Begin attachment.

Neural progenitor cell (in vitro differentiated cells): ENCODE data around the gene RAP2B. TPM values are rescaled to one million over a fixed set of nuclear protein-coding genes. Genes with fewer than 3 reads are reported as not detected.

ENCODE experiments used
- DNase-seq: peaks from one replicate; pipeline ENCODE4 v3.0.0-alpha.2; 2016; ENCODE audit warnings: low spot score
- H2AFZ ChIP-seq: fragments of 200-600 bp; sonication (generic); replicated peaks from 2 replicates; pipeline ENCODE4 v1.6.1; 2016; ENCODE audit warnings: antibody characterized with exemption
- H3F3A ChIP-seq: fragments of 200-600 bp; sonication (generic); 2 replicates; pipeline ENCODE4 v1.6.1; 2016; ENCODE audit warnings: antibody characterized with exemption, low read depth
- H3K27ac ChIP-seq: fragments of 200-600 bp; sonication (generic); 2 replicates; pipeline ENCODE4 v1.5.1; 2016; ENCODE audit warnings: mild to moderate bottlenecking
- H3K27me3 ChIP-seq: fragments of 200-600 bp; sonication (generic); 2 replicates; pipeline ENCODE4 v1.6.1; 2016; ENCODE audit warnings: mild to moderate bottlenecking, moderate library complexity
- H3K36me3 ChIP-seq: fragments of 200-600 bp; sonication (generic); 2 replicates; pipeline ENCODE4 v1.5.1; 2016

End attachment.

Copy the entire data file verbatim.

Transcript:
Neural progenitor cell (in vitro differentiated cells): ENCODE data around the gene RAP2B. TPM values are rescaled to one million over a fixed set of nuclear protein-coding genes. Genes with fewer than 3 reads are reported as not detected.

ENCODE experiments used
- DNase-seq: peaks from one replicate; pipeline ENCODE4 v3.0.0-alpha.2; 2016; ENCODE audit warnings: low spot score
- H2AFZ ChIP-seq: fragments of 200-600 bp; sonication (generic); replicated peaks from 2 replicates; pipeline ENCODE4 v1.6.1; 2016; ENCODE audit warnings: antibody characterized with exemption
- H3F3A ChIP-seq: fragments of 200-600 bp; sonication (generic); 2 replicates; pipeline ENCODE4 v1.6.1; 2016; ENCODE audit warnings: antibody characterized with exemption, low read depth
- H3K27ac ChIP-seq: fragments of 200-600 bp; sonication (generic); 2 replicates; pipeline ENCODE4 v1.5.1; 2016; ENCODE audit warnings: mild to moderate bottlenecking
- H3K27me3 ChIP-seq: fragments of 200-600 bp; sonication (generic); 2 replicates; pipeline ENCODE4 v1.6.1; 2016; ENCODE audit warnings: mild to moderate bottlenecking, moderate library complexity
- H3K36me3 ChIP-seq: fragments of 200-600 bp; sonication (generic); 2 replicates; pipeline ENCODE4 v1.5.1; 2016